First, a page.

Dating with a view to marriage is no other thing than work. I am a writer in New York, but Sex & the City this ain’t. Carrie had friends who weren’t repopulating the planet. She had fancy shoes. I have fuzzy Crocs. I get commuter rail and Brooklyn birthday parties. She got limos and glam soirees. I actually exist.
This is a project and it is a schlep. I used to believe in surgical strikes, now I’m carpet bombing. I’m on three different dating websites. I ask total strangers if they know anyone single because I have dated the pool of my friends’ friends’ friends dry. Somewhere, someone is going to make me laugh and swoon. I haven’t met him yet. I’m trying.
I hope it will end. Happily.
I am ready to build an altar to the VC, thanking her for her generosity as no one has more diligently fielded candidates for me to date and to reject. She is the patron saint of set-ups. The VC sent “Mr. Adequate.” He lives in Silicon Valley, was passing through. Would I do him the favor of choosing the restaurant? He was looking forward to meeting me. He is cute, he is successful, Jewish, no obvious reasons, no.
On the way to dinner, I was caught in a rainstorm. He was waiting at the bar when I arrived like a wet cat. A glass of champagne in hand, a kiss on both cheeks, he ordered me bubbles.
The meal was great. He told me about his business–something about banking, something about the Internet, something about pastrami sandwiches and loan officers–and I told him about mine, something about writing, something about travel, something about convincing editors to pay me.
He laughed at my jokes; I was grateful he understood them. He tried to make a few himself.
Mr. Adequate: So it sounds like your career is at a transition?
Me: I’d like to earn a steady living. I’d like to write for more prestige publications, eventually write another book.
Mr. Adequate: Craig said he’s sorry, by the way.
Mr. Adequate: Craig of Craigslist. He ruined newspapers but he didn’t mean to. He told me so.
Not entirely funny. Also name dropping. But as it goes, it could have been worse. The evening wasn’t going terribly. It was fine.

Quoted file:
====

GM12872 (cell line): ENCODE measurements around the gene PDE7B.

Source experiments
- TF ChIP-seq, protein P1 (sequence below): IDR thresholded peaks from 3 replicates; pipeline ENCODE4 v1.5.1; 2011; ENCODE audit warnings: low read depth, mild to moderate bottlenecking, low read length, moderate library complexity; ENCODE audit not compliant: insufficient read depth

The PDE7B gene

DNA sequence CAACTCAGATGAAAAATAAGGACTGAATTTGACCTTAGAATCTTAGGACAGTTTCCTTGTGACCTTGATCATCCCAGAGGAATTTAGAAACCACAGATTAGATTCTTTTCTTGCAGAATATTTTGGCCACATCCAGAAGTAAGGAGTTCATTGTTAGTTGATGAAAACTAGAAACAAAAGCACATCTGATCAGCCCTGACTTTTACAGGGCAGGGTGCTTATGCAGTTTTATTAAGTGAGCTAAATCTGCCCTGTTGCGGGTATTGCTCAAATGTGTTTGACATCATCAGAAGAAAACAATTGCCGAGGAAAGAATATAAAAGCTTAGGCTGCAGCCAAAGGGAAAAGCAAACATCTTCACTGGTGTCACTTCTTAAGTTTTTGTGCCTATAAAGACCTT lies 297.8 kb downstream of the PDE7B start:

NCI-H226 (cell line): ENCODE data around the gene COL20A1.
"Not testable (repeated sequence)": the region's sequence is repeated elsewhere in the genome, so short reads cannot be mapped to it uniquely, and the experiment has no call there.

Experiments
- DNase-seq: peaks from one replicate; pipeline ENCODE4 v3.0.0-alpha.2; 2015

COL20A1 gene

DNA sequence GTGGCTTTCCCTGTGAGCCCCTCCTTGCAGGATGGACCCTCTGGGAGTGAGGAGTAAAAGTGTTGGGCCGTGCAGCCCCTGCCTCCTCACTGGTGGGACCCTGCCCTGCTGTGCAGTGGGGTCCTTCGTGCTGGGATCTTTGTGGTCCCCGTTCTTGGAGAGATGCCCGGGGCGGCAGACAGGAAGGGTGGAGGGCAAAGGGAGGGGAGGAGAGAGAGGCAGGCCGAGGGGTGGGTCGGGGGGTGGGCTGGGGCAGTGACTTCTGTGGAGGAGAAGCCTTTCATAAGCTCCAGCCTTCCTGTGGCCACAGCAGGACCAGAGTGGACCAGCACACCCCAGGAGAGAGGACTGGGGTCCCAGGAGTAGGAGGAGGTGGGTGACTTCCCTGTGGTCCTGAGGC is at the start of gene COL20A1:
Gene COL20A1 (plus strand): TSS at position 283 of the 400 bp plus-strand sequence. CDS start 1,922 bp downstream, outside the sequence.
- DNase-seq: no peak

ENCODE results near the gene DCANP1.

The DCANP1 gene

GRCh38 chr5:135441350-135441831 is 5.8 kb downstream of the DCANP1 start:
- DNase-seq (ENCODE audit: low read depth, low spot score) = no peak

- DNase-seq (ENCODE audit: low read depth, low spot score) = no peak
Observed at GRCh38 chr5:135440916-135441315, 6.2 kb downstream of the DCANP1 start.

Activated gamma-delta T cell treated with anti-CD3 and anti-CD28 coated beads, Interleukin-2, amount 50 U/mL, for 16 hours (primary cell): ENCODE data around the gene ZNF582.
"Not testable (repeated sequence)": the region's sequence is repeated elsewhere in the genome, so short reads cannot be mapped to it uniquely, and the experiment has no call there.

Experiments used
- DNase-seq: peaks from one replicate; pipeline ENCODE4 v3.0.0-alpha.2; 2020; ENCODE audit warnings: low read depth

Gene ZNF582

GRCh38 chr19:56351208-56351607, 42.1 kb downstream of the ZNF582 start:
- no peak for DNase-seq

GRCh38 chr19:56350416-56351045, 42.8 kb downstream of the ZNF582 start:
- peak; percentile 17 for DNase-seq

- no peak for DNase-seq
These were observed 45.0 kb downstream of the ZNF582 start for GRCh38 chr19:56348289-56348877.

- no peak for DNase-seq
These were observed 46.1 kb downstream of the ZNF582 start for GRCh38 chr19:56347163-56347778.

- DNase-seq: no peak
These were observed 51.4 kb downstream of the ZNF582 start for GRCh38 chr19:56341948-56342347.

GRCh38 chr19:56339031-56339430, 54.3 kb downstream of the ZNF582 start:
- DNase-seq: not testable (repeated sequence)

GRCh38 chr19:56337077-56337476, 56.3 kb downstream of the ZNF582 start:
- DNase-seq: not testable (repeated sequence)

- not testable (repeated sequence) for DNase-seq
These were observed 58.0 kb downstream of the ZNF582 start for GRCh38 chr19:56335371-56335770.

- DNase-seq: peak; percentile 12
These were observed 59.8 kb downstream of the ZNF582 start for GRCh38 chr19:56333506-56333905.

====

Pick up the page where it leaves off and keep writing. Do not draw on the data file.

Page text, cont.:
Mr. Adequate: Wah wah wah ah wah awh wah? Wah wah awawaha awah wah wah.
Oh brain, you must stop that right this second. Mr. Adequate does not sound like Charlie Brown’s teacher. Pay better attention to this very nice man.
Mr. Adequate: Wwahawaawha my mother. Wra wrah ahhh nephew.
The wine kept coming. This acceptable guy was ok: Smart, sane, even kind. What was wrong with me?
Mr. Adequate: Can I see you again tomorrow night?
Me: I’m working tomorrow.
Mr. Adequate: It’s my last night in New York.
Me: Let me know when you’re next in town?
I would have seen him again, but not two nights in a row. He took my lack of head-over-heeledness personally. I never heard back.
What is wrong with me is that I haven’t yet thrown in the towel. I still believe in a partnership beyond mere sufficiency, where there is abundance, attraction, joy, the works. Had I given up on romance, I would have given him a second date to remember, as soon as I could. I might have nailed that candidate to the altar. If adequate was the very best I believed I could do, I’d stop interviewing for the position right now. Adequate would be perfect.
I try to take comfort in both his competency and my relative disinterest. There are passable possibilities on the market still. And even at this advanced ovarian age, I’m shooting the moon. Somewhere in this cynical game of hearts, I must still have hope.